ENGLISH 52. Reading Beyond the Book: Essays on Popular Culture. From Roland Barthes’ study of professional wrestling to Paul Fussell’s reading of The Indianapolis 500 to Gerald Early’s reflections on the Miss America Pageant, essayists have long sought to understand the products of mass culture from a critical perspective, and their investigations might expand our sense of what a text can be. In this course we will read and discuss writers from the past two centuries who find their material in surprisingly popular places, and you will emulate their work with essays of your own. Authors will include Roland Barthes, David Foster Wallace, Susan Sontag, Gerald Early, Eula Biss, Paul Fussell, and others.

ENGLISH 53. Comedy and Humor. Why do we laugh? What makes something funny? Beginning with Voltaire’s Candide, the course will read comic works by authors such as Jonathan Swift, Jane Austen, Chinua Achebe, Douglas Adams, John Kennedy Toole or Ottessa Moshfegh.  Some literary texts will be paired with films or TV shows (such as Chaplin’s City Lights, or Arrested Development, or Broad City), and a major assignment will involve writing some of your own comedy.

ENGLISH 54. Twilight of the Idols. This course will examine the mysterious, often fraught, always complicated relationships between parents and children. What is the nature of the different words that children and adults inhabit? What happens when children, of necessity, individuate from their parents?  Texts studied might include Tarjei Vesaas’ The Ice Palace, Jesmyn Ward’s Salvage the Bones, James Baldwin’s Go Tell It On the Mountain and Colm Toibin’s Brooklyn.

ENGLISH 55. Postcolonial Literature. In this course, we will explore and engage with voices beyond the Western literary canon. We will read fiction and nonfiction by a diverse group of writers, including India’s Arundhati Roy, Haiti’s Edwidge Danticat, Nigeria’s Chimamanda Adichie, Kenya’s Ngũgĩ wa Thiong’o, and Antigua’s Jamaica Kincaid. We will consider how these writers attempt, through language and storytelling, to reclaim their own home spaces and places in a post-colonial era. We will reflect on the ways in which geography, history, and culture shape and define the fictional experiences and characters we encounter, and perhaps most importantly, we will consider how our own cultural perspectives inform our understandings of what we read.

ENGLISH 56. Shakespeare. In 1623, Ben Jonson presciently said that Shakespeare “was not of an age but for all time.”  And yet few authors have been more energetically engaged in their own times than Shakespeare.  In his plays we witness Renaissance England’s diverse speech patterns, burgeoning culture and precarious politics.  This course will read some works written as Shakespeare was beginning to grasp the full range of his powers—these might include A Midsummer Night’s Dream, King Lear, and Julius Caesar. We’ll end with The Tempest, in which Shakespeare bids farewell to his art.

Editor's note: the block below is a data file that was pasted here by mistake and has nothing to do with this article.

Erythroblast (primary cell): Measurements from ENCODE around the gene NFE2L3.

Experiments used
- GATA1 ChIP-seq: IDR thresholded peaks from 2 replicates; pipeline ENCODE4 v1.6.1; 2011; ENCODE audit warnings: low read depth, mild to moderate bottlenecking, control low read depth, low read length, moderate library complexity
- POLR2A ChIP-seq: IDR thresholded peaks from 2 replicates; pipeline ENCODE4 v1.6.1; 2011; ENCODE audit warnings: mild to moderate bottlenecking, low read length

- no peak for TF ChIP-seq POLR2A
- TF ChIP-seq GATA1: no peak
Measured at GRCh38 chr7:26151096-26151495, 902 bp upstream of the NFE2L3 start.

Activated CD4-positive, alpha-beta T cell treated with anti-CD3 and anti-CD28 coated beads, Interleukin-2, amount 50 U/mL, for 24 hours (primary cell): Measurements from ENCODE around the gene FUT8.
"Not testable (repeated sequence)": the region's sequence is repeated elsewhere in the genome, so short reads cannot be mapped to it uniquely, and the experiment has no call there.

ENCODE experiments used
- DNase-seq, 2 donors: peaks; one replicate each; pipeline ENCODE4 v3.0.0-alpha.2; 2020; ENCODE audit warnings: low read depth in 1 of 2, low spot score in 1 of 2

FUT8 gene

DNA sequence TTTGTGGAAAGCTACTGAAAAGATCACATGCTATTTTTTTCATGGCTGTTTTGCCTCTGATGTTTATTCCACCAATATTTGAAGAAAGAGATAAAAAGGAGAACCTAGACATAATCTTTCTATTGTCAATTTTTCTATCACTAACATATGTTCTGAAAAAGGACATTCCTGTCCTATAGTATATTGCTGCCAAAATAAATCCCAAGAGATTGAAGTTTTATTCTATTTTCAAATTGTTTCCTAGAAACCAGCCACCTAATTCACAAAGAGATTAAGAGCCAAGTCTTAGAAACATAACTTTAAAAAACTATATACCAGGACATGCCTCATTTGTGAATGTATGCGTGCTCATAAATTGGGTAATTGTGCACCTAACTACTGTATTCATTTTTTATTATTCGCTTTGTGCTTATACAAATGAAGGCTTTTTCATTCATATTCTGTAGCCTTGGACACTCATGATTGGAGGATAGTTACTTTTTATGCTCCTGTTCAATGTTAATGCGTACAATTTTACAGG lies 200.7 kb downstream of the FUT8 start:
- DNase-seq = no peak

ENGLISH 57. Creative Writing: Fiction. This course is for students interested in writing short stories and studying what makes successful fiction. We will read widely from a diverse group of writers, and we will talk extensively about the art of writing. We will also study the basic elements of good fiction: plot, dialogue, character development, etc. This course is run as a workshop, so your stories will be read by your classmates, and you will develop your own skills as a peer editor and critic.

ENGLISH 58. Alcott, Hawthorne, Emerson, and Thoreau. This course will explore the literary landscape of Concord, MA and its environs– literally and figuratively. As we read and discuss essays by Ralph Waldo Emerson, we will also take a trip to his house in downtown Concord. After we read Walden by Henry David Thoreau, we will visit Walden Pond and take a walk to the site of his cabin. After reading Little Women by Louisa May Alcott, we will visit the Orchard House where Alcott spent much of her life. Additional readings by Nathaniel Hawthorne and Emily Dickinson may also be included. This course will require students to read critically and with attention to historical and cultural context, and student essays will incorporate some outside research with guidance from the teacher, the Warburg Library, and local resources.